Before signing, make sure you understand when rent is due, whether there's a grace period, and whether there are any other monthly expenses you'll owe the management company (some places charge you for trash removal, parking, pool rights, basic cable, electric). How often can they increase rent? Are you responsible for setting up and paying your own utilities (electric, water, internet, cable)? Do you control your own heat / air conditioning, or does management turn it on and off for the season? How long is your lease? What happens when that initial term runs out, if you want to stay there (does it become month-to-month)?
Will you have a roommate? If so, what happens if your roommate suddenly stops paying rent (are you responsible for all of it)? If you don't have a roommate, could you get one if you wanted (would a roommate be considered "subletting" or would they have to sign the lease with management)?
Definitely be OCD about the move-in condition and take pictures. I recommend using a list like this: http://housing.ucsc....n-checklist.pdfBe sure to get and keep a copy of any piece of paper you sign and the move-in condition check list!
I completely understand wanting to run out and get everything you need to furnish your place, but it's really worth it to take your time. With careful hunting on Craigslist or Goodwill / Habitat for Humanity type re-stores, you could find some really nice furniture for a fraction of what it costs new. Also, don't forget the transforming power of nice slip-covers for a couch (we just transformed our living room by getting a slip-cover for our old, battered couch). A few carefully selected accessories like decorative pillows or a throw blanket can make a room of mis-matched furniture look nicely coordinated. Depending on how crafty or skilled you are, getting some older furniture with good "bones" that could be recovered is also an option -- and completely personalized!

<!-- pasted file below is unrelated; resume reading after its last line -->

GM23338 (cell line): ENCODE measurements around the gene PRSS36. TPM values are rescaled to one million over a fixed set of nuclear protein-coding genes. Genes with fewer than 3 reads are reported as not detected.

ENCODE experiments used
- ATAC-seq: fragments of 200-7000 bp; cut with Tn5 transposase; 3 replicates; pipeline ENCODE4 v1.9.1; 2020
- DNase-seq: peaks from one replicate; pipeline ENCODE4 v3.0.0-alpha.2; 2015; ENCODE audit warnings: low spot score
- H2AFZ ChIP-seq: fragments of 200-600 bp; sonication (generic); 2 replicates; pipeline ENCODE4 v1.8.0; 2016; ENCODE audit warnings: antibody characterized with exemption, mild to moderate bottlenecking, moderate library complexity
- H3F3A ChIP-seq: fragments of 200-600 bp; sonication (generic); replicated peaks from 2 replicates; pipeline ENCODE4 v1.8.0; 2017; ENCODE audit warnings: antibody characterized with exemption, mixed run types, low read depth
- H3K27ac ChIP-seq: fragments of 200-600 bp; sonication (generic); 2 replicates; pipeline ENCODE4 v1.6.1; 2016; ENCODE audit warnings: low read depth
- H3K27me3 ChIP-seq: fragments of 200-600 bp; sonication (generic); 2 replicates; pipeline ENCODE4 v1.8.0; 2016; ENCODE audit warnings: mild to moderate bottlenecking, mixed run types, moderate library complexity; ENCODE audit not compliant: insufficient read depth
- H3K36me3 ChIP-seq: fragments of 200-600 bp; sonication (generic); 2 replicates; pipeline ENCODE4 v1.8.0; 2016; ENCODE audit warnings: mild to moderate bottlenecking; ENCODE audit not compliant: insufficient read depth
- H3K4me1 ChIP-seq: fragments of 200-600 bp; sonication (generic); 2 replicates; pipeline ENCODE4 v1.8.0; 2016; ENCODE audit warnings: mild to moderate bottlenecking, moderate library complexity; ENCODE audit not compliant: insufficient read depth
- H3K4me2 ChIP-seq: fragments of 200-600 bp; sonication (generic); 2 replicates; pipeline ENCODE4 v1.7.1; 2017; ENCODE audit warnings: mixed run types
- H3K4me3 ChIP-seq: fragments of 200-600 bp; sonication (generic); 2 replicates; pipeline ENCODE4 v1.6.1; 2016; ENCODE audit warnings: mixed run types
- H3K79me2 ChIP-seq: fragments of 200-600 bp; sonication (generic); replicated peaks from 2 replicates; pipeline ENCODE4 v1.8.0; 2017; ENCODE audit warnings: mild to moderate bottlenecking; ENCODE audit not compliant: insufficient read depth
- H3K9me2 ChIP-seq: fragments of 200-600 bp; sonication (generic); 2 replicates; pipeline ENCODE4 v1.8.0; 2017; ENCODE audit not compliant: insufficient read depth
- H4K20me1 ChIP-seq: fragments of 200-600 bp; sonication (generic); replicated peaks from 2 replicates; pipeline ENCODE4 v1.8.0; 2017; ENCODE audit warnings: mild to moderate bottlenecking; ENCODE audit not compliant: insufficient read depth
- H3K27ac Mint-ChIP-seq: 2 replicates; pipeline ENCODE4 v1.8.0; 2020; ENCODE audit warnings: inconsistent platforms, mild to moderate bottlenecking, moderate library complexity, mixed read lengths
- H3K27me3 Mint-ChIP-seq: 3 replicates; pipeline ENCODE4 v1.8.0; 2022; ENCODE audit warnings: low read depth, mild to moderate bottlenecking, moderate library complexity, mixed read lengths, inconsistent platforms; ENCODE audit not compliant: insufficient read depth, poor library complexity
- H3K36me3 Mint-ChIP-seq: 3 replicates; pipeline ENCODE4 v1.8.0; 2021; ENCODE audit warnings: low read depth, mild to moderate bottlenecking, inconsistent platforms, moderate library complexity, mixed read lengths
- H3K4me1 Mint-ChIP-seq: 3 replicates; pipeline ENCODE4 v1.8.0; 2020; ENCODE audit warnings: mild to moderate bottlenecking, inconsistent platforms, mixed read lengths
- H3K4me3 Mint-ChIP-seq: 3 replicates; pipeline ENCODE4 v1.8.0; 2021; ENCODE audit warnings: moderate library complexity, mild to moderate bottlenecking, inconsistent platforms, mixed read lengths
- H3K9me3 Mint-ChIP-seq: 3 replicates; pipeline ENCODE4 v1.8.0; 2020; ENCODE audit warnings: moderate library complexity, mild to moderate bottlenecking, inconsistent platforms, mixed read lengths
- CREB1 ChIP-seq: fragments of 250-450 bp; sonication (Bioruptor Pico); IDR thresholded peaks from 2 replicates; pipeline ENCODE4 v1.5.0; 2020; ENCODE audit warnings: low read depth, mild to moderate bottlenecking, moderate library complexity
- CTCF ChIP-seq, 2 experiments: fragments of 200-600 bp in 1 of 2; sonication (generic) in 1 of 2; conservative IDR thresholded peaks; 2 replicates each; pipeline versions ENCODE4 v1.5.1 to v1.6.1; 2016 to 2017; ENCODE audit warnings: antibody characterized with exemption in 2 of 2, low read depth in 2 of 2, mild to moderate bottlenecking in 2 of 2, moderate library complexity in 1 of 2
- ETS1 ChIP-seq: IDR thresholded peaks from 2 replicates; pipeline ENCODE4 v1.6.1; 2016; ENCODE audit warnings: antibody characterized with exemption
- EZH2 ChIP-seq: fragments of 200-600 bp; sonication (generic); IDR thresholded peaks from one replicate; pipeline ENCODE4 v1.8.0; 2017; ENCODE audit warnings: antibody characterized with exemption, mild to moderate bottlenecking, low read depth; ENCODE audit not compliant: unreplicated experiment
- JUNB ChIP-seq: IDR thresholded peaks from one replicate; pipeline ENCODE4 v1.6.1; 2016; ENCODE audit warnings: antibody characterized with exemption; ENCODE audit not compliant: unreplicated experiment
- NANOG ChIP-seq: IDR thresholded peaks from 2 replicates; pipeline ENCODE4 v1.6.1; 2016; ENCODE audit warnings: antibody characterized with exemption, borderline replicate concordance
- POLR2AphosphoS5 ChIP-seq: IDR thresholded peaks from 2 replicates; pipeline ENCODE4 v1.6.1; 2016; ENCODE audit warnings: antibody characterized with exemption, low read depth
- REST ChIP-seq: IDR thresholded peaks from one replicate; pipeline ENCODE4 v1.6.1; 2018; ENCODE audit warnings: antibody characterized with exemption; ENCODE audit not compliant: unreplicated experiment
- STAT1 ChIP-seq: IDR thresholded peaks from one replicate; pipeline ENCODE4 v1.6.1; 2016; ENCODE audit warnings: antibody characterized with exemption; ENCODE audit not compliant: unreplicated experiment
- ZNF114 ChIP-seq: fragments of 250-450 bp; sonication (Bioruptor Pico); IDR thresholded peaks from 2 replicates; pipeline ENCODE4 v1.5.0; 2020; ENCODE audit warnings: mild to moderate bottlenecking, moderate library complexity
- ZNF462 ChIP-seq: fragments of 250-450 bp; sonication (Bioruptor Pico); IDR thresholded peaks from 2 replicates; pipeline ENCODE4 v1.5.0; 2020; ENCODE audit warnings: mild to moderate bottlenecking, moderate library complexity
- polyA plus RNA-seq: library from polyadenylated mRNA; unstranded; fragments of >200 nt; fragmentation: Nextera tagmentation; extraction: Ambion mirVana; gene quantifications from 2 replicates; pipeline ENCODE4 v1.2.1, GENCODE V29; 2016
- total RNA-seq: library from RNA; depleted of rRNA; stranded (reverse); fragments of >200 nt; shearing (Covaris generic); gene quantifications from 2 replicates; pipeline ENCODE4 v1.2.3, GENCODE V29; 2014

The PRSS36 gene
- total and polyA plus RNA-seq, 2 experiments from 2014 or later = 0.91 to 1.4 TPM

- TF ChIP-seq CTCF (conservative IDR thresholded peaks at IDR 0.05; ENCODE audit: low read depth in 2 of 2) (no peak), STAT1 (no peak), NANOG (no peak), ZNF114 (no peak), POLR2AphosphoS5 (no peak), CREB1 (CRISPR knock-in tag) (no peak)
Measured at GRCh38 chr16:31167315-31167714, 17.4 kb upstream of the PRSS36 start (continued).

You may be surprised by how little you need when you're living solo, even if you want guests! It makes sense to wash a lot of dishes rather than buy a ton that'll stack up ... I recommend either a HomeGoods-type store or Target for basic cooking / eating essentials. If you're thinking shelves / storage, I recommend the "cube" options available from Ikea or Target: http://www.target.co...c_qi_detaillink
These are pretty inexpensive and don't look too cheap when first setting up, and then can be moved to a closet / extra room / garage as you accumulate nicer furniture.
I could go on and on with options ... ! =) Good luck!